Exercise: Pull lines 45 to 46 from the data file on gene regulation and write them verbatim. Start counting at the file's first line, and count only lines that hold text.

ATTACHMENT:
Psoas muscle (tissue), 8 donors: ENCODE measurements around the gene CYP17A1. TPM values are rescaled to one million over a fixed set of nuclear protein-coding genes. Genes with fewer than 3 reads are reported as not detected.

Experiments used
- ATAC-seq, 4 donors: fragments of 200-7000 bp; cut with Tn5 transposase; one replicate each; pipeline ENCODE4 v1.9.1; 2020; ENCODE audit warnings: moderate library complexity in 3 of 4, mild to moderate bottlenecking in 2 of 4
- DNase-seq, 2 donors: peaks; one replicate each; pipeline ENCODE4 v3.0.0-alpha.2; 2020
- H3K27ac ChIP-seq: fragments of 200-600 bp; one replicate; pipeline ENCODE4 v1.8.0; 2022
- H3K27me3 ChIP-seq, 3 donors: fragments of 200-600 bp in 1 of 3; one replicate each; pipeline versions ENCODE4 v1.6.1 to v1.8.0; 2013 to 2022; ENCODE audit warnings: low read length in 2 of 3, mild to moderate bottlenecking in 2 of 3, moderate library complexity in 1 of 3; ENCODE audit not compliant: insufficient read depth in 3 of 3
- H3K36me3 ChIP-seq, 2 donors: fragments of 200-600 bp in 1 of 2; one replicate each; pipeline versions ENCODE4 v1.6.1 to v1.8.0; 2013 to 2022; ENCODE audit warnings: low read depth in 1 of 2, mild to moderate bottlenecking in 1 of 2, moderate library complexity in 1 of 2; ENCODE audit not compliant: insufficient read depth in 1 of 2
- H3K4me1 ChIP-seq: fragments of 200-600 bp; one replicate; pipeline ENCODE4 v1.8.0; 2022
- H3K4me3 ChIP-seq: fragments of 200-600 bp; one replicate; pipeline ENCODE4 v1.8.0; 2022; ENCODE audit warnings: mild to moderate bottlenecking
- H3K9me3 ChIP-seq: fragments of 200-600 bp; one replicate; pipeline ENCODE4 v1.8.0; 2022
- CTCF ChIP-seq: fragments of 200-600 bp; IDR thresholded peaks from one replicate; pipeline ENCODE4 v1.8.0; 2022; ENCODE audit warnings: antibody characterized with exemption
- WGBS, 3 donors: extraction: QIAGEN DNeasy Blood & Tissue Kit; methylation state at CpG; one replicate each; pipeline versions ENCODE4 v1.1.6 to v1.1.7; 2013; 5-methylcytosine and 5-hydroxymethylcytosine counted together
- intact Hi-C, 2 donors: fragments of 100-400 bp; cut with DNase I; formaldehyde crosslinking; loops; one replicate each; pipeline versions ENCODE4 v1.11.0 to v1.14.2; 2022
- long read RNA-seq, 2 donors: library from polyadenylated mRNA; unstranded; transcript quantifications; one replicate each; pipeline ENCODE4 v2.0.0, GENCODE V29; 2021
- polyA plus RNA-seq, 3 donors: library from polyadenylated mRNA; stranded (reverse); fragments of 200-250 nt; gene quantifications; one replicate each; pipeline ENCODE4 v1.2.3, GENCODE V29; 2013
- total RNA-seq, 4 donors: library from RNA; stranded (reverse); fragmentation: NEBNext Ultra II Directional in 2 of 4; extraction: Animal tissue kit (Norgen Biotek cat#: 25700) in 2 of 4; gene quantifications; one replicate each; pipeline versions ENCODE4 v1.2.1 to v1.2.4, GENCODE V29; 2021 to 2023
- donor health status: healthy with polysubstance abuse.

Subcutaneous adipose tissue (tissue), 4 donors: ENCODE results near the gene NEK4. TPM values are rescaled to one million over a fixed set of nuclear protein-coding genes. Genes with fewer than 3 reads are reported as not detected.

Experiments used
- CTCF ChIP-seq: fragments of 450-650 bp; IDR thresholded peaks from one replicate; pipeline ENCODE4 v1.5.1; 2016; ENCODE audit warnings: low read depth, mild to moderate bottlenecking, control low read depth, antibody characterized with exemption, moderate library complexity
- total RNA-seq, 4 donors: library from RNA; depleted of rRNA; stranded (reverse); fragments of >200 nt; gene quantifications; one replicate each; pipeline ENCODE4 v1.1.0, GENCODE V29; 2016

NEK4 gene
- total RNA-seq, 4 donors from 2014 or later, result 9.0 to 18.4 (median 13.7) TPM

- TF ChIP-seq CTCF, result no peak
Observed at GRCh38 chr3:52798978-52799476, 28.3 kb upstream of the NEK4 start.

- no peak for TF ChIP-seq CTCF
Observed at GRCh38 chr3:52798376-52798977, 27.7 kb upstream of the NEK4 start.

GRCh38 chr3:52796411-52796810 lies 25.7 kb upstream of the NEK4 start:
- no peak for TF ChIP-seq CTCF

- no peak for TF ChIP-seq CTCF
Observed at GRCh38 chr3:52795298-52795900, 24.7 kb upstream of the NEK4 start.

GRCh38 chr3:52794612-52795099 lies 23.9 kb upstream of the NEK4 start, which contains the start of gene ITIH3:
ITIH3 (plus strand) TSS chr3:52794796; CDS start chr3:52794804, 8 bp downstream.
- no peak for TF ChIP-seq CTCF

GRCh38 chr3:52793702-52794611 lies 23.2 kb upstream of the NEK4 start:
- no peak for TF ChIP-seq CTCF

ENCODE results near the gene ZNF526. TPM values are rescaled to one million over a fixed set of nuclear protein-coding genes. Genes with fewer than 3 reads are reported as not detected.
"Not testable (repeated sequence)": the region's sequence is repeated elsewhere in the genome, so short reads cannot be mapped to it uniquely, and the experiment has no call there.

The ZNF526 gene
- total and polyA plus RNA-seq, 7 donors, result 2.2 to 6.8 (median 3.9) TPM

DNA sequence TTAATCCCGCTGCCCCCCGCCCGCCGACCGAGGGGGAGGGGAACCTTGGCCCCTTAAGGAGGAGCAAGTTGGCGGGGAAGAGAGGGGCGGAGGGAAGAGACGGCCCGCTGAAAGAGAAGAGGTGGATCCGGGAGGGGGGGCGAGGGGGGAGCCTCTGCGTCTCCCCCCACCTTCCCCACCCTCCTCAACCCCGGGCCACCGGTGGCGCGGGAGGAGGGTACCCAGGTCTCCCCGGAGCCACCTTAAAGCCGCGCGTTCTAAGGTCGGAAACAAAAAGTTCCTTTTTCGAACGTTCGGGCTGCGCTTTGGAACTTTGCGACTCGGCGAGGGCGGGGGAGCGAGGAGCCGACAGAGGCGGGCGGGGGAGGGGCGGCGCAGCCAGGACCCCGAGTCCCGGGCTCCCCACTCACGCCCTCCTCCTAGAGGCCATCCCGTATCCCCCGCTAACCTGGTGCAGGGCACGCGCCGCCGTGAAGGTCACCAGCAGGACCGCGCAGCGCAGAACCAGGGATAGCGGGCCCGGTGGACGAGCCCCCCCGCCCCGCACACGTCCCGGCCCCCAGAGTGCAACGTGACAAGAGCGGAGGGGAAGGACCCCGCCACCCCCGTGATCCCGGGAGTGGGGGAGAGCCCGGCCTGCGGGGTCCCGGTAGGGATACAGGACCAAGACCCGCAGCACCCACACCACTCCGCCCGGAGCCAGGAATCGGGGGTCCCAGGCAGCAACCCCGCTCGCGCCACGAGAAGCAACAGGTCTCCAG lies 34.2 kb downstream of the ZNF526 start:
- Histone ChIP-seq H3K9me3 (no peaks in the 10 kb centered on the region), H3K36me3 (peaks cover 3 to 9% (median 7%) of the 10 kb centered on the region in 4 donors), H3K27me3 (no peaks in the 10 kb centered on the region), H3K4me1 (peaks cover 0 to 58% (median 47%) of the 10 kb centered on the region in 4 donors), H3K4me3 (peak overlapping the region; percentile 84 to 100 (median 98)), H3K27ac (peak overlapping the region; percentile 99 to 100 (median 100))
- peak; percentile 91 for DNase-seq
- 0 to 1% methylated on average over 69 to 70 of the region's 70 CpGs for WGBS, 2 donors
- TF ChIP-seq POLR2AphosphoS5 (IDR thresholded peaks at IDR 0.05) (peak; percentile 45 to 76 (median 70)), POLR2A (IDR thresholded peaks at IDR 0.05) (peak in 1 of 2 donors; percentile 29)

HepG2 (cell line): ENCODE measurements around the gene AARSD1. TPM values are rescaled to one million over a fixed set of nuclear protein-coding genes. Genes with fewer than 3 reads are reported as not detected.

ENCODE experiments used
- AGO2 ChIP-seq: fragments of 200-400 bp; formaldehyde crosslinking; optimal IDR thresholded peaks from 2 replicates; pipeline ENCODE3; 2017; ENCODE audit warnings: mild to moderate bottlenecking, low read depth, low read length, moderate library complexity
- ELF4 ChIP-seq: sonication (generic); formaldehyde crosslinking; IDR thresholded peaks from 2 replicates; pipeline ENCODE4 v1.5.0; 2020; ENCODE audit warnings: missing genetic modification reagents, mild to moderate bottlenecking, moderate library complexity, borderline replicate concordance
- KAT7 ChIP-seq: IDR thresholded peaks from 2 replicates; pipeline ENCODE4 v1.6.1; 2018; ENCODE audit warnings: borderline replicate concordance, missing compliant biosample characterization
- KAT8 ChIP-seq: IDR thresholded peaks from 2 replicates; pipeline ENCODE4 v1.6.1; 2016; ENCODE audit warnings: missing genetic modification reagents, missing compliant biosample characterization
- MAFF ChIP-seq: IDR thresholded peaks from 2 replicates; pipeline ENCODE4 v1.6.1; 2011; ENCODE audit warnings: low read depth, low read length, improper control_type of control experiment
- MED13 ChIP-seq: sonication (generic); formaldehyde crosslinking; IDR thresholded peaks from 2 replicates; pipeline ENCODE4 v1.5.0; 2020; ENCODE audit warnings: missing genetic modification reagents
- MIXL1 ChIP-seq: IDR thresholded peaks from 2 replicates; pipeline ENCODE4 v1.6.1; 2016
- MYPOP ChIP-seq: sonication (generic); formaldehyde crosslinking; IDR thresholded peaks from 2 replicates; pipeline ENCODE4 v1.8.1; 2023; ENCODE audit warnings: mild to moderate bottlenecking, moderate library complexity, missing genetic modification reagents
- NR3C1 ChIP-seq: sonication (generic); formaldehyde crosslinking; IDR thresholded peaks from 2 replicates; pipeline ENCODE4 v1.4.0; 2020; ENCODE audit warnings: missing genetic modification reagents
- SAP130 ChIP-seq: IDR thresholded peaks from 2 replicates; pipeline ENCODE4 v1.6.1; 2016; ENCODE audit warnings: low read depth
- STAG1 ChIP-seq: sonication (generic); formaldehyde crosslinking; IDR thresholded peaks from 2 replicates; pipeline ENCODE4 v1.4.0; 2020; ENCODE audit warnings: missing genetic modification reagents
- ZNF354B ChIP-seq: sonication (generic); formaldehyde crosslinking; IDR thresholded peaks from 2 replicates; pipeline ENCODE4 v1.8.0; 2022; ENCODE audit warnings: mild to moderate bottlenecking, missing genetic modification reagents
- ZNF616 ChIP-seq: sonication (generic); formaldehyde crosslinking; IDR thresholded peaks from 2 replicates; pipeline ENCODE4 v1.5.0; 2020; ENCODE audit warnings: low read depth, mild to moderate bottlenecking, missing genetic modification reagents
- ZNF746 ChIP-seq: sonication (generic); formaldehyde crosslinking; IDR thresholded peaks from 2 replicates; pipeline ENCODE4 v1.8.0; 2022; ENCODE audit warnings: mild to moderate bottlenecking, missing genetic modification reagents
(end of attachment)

- TF ChIP-seq POLR2AphosphoS5 (IDR thresholded peaks at IDR 0.05) (peak; percentile 45 to 76 (median 70)), POLR2A (IDR thresholded peaks at IDR 0.05) (peak in 1 of 2 donors; percentile 29)

HepG2 (cell line): ENCODE measurements around the gene AARSD1. TPM values are rescaled to one million over a fixed set of nuclear protein-coding genes. Genes with fewer than 3 reads are reported as not detected.